Critic Richard Kostelanetz, in the Dictionary of the Avant-Gardes (2001), wrote that Kasper, a widely published author and graphic artist, has produced “a series of tart visual/verbal fictions… that his peers commonly rank among the best.” The Hampshire show includes original collages, complete paste-ups for two artist’s books and an array of published work drawn from more than three decades of productive work.

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Renaissance Scholar Heidi Brayman Hackel To Speak at Amherst College April 17

March 28, 2007
Director of Media Relations
413/542-8417

AMHERST, Mass.—Renaissance scholar Heidi Brayman Hackel of Oregon State University will speak on “Dumb Eloquence: Chirology on the Shakespearean Stage” at 4 p.m. on Tuesday, April 17, in the Babbott Room in the Octagon at Amherst College. Sponsored by the English Department at Amherst College and the Georges Lurcy Lecture Series Fund, the event is free and open to the public. Refreshments will follow.

Hackel’s talk will explore deafness, muteness and chirology—the language of the hand—in Shakespeare, bringing the story up to American Sign Language and the International Visual Theater, a French company including deaf actors.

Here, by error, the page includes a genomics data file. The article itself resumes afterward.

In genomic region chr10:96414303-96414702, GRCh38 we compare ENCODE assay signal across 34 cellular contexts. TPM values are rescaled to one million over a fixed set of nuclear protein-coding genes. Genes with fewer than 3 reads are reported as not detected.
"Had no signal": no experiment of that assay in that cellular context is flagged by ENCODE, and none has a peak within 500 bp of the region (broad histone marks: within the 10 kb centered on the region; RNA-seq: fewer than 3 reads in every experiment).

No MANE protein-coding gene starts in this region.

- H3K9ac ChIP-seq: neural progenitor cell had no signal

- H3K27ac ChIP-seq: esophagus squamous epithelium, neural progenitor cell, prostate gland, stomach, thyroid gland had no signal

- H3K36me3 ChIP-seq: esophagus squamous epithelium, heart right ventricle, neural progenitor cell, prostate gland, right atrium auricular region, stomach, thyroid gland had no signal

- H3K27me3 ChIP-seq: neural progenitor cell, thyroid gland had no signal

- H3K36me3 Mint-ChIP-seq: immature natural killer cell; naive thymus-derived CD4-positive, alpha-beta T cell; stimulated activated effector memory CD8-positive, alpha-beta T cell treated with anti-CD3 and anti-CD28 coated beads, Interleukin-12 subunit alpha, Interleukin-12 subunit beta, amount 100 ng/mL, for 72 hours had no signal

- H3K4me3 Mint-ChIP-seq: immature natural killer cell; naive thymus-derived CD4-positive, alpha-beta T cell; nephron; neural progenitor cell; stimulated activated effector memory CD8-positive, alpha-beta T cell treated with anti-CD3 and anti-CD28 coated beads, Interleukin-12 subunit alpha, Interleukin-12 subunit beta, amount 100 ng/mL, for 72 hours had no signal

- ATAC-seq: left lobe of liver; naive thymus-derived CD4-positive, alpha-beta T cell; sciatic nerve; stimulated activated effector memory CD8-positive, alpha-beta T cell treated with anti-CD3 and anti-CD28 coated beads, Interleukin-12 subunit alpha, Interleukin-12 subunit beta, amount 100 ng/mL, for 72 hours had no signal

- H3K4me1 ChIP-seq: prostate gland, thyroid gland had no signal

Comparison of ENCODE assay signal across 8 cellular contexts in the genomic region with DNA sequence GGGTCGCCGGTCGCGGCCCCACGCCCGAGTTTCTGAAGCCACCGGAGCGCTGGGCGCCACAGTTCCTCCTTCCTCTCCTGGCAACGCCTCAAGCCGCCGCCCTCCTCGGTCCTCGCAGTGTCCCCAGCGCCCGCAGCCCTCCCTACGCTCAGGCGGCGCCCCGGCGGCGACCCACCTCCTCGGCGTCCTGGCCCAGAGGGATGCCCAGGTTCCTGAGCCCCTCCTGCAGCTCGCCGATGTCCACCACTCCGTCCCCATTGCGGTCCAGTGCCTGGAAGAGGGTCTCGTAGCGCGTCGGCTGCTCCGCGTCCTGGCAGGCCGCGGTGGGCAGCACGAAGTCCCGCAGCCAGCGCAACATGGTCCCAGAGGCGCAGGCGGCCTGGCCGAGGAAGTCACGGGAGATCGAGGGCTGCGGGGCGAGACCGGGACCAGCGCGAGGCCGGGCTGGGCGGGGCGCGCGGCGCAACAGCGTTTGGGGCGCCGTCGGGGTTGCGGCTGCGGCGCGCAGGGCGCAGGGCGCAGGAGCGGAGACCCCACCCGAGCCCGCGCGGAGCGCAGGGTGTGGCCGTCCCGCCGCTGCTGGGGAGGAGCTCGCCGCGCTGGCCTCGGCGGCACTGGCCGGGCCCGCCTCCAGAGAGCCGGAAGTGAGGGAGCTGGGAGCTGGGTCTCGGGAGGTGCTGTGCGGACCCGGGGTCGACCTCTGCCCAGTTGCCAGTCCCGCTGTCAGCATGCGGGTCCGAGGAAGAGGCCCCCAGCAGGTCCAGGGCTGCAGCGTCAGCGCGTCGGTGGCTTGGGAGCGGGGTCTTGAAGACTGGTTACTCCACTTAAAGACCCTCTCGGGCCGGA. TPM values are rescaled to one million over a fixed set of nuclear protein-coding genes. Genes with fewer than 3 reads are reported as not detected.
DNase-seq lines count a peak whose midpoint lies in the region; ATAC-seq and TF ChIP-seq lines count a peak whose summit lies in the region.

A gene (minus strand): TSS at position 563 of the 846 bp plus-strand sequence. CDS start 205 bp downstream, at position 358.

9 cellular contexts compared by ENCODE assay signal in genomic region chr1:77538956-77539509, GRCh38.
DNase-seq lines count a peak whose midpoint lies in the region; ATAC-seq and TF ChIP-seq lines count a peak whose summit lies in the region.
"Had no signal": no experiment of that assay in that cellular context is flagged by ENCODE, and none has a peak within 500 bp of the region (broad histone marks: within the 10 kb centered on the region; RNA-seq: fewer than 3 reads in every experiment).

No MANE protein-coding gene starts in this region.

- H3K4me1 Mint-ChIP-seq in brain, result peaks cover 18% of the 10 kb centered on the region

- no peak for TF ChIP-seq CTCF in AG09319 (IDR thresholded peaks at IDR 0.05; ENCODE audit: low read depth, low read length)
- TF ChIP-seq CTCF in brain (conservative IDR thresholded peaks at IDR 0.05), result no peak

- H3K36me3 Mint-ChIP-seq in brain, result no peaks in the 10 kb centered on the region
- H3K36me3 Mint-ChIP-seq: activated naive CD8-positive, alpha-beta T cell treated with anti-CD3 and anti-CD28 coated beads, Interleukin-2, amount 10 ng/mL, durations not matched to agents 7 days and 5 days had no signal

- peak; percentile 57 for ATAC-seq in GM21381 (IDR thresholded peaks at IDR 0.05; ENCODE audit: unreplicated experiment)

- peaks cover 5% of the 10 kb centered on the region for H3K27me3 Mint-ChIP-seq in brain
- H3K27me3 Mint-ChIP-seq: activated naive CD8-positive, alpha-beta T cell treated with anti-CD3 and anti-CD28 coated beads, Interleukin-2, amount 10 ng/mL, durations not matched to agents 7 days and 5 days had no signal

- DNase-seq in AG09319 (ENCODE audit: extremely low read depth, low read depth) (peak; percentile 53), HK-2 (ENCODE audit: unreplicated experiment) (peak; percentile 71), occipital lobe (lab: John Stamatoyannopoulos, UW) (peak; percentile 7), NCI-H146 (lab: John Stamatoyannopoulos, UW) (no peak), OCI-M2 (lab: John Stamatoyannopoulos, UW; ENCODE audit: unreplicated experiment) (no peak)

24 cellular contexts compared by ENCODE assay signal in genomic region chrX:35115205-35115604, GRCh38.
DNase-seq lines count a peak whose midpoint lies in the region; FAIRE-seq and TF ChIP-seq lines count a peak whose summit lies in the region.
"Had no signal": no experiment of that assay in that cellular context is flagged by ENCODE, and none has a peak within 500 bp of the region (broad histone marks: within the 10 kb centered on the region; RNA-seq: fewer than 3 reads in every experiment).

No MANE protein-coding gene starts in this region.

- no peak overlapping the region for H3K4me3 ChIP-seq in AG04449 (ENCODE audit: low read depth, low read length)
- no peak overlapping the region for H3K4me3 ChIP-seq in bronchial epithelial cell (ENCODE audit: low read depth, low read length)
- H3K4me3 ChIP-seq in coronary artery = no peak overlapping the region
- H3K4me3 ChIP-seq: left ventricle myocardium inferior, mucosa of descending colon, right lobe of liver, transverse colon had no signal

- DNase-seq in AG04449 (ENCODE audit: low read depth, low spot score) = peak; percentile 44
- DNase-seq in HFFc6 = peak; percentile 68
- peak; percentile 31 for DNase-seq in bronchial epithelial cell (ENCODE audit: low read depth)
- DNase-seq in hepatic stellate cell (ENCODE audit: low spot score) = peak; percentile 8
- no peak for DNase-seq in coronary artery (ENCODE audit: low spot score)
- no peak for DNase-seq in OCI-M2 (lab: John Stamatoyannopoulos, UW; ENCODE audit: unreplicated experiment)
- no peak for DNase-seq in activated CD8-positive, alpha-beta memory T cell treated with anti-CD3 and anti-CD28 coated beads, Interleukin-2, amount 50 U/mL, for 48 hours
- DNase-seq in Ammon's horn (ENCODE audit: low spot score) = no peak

An associate professor of English at Oregon State University, Hackel is the author of Reading Material in Early Modern England: Print, Gender, and Literacy (2005) and co-editor of The Transatlantic Worlds of Women’s Reading, 1500-1800 (forthcoming). Her lecture is part of a book in progress titled Dumb Shows, Plain Signs: A Cultural History of Muteness and Gesture in Early Modern England.

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Literary Magazine n+1 College Tour Comes to Amherst College April 13

March 28, 2007
Director of Media Relations
413/542-8417

AMHERST, Mass.—The editors of the award-winning new literary journal n+1 will speak at 7:30 p.m. on Friday, April 13, in the Paino Lecture Hall in the Earth Science and Natural History Building at Amherst College. Sponsored by the English Department at Amherst College, the event will be free and open to the public.